Fear and thrills prevalent in horror show Monsterland

Nicole Beharie (right) stars in the the new show Monsterland, available on Hulu. 

When it comes to consuming horror media, I’m a bit of an oddball. While I love scary novels and listening to spooky podcasts about ghosts, I absolutely hate horror movies and television (with an exception of Supernatural, but that’s another story). Why this is, I have no idea. Regardless, I knew this was something I had to overcome when the Halloween season rolled around for the first time since I started these reviews; people want scary this time of year, so I am going to review something scary. One thing that caught my eye was Hulu’s new anthology series (or miniseries… that’s kind of unclear from what I’ve read) Monsterland

But while I found it well acted and occasionally frightening, Monsterland is not really what I expected: Instead of being a story about monsters stalking people across the USA, it is more about the monstrous things that we as humans are capable of with a healthy amount of social commentary to go along with it. The actual monsters are more of a feature than the point, but if you know this beforehand there is still a good time to be had with Monsterland.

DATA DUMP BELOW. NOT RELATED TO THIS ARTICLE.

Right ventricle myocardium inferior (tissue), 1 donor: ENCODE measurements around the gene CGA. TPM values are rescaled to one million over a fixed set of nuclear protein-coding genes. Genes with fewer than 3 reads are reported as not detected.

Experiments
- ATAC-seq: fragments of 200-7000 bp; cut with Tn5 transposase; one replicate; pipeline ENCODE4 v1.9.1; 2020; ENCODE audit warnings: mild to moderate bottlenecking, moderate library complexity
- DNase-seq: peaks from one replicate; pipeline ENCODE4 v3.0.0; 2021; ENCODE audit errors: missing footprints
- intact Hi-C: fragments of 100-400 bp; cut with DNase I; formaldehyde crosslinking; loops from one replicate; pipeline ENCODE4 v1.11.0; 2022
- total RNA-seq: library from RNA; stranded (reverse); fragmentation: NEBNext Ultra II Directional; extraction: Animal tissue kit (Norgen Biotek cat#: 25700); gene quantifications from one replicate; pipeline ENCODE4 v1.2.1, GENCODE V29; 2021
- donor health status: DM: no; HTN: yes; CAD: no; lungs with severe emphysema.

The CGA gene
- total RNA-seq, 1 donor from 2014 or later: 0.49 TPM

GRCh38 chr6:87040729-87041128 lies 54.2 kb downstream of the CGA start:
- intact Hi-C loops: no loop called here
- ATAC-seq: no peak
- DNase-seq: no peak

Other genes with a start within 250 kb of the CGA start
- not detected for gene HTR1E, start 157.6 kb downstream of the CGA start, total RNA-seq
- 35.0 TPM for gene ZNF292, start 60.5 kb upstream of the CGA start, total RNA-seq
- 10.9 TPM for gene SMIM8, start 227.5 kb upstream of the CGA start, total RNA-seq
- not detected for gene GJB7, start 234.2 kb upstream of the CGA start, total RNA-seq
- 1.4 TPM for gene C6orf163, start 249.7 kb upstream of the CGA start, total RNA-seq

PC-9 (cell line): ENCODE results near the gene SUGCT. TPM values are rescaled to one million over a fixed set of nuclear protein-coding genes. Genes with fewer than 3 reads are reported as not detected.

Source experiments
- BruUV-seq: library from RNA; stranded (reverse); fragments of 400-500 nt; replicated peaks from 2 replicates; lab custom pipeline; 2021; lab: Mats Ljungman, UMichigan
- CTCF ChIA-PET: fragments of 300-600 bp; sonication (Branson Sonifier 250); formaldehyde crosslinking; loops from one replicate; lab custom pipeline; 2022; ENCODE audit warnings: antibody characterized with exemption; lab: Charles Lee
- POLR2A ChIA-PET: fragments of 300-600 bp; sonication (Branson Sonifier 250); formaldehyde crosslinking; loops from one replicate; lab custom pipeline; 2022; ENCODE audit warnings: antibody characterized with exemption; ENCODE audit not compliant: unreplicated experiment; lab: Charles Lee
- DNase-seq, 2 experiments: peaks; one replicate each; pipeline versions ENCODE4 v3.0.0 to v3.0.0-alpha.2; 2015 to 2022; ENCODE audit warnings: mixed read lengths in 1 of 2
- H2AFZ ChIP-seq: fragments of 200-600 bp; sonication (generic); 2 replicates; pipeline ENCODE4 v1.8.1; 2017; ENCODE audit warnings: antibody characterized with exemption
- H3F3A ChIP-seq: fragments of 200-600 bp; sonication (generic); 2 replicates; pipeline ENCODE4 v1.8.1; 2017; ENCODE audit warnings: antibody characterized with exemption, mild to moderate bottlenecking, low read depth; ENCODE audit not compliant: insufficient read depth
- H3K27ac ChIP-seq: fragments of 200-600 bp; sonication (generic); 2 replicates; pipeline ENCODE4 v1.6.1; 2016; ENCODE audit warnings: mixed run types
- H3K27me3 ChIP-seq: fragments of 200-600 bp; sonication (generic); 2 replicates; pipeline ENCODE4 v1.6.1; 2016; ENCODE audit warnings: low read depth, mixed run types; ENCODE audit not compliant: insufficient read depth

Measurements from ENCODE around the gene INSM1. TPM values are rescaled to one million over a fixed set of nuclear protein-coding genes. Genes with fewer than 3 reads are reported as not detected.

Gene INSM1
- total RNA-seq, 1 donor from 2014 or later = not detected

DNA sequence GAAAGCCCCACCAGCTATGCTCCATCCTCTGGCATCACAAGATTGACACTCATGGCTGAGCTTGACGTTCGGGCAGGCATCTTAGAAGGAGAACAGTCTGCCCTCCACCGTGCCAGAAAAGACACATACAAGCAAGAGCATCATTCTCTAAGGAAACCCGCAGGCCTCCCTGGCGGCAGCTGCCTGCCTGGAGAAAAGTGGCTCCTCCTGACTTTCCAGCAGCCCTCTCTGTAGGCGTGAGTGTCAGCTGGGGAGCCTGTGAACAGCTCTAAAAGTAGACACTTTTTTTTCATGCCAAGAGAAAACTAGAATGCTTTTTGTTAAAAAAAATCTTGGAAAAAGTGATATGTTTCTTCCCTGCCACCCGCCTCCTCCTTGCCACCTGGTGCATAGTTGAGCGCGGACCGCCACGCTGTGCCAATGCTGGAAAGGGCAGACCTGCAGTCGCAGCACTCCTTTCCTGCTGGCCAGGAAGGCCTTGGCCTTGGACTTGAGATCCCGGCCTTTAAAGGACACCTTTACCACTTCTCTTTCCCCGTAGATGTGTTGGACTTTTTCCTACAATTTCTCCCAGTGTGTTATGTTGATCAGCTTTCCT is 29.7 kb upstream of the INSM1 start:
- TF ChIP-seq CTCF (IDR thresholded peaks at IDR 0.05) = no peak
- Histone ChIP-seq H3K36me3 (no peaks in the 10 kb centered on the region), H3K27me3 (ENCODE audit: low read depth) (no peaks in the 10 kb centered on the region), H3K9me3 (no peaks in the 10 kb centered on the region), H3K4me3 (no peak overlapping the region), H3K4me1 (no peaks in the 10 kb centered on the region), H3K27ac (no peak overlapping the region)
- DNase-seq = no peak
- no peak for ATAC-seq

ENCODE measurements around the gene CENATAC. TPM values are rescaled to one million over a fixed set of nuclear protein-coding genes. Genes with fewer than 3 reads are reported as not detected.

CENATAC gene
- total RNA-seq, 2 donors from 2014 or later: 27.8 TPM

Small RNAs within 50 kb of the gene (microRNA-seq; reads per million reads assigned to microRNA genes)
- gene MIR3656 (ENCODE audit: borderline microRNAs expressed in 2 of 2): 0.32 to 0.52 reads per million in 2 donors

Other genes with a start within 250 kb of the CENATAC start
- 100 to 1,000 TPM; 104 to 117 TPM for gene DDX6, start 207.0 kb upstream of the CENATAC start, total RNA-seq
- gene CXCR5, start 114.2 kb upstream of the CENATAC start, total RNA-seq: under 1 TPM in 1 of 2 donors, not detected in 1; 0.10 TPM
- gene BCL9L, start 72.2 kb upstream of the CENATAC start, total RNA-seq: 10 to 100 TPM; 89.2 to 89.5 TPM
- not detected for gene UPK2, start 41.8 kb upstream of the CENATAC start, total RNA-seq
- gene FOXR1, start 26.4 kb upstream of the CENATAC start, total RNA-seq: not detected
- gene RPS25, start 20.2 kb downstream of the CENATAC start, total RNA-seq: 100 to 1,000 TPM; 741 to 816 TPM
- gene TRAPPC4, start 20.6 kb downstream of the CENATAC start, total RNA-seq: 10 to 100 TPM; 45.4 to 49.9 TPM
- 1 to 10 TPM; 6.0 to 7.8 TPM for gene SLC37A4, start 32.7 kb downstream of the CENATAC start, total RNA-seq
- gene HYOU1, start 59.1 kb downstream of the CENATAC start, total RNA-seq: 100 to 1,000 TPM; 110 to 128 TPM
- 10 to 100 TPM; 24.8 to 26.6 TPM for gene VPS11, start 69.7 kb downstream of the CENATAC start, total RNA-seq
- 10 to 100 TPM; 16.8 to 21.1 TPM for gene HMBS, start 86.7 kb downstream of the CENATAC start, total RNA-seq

Perhaps the focus on the potential for evil in humanity shouldn’t have caught me off guard (the tagline for the series is “fear the monster inside us all,” after all), but it was still a bit of a let down when the first episode ended and I found myself bummed out instead of terrified. Monsterland is a far-from-lighthearted affair that features heavy thematic elements and damaged people in depressing circumstances. It’s not what I would call “fun” by any stretch of the imagination, but that doesn’t mean it’s bad; there are still bouts of terror (and the occasional helping of good old-fashioned body horror and gore) to keep the audience from wallowing in empathetic despair for too long. 

Other pluses are the acting, which is well done in every episode, the score, which is impressive, varied, and adds greatly to the tension, and, best of all, the fact that the series treats you like an adult. You’re never really spoon-fed anything in Monsterland, and each episode has at least one moment that requires the audience to come to their own conclusions. 

It is, in other words, a series that begs (well, let’s not go crazy here… let’s say “asks politely”) to be discussed and argued over long after the credits roll (or long after Hulu has skipped to the next “recommended” series). Or is “best of all” the fact that one episode is set in our very own Eugene, Oregon? I can’t decide.  

Like all anthologies, Monsterland has some episodes that are better than others, but all-in-all the series is worth your time if you’re looking for something a little more thoughtful and a little less fun this fall. If a nonstop rollercoaster of thrills and chills is something you’re after, however, best look elsewhere.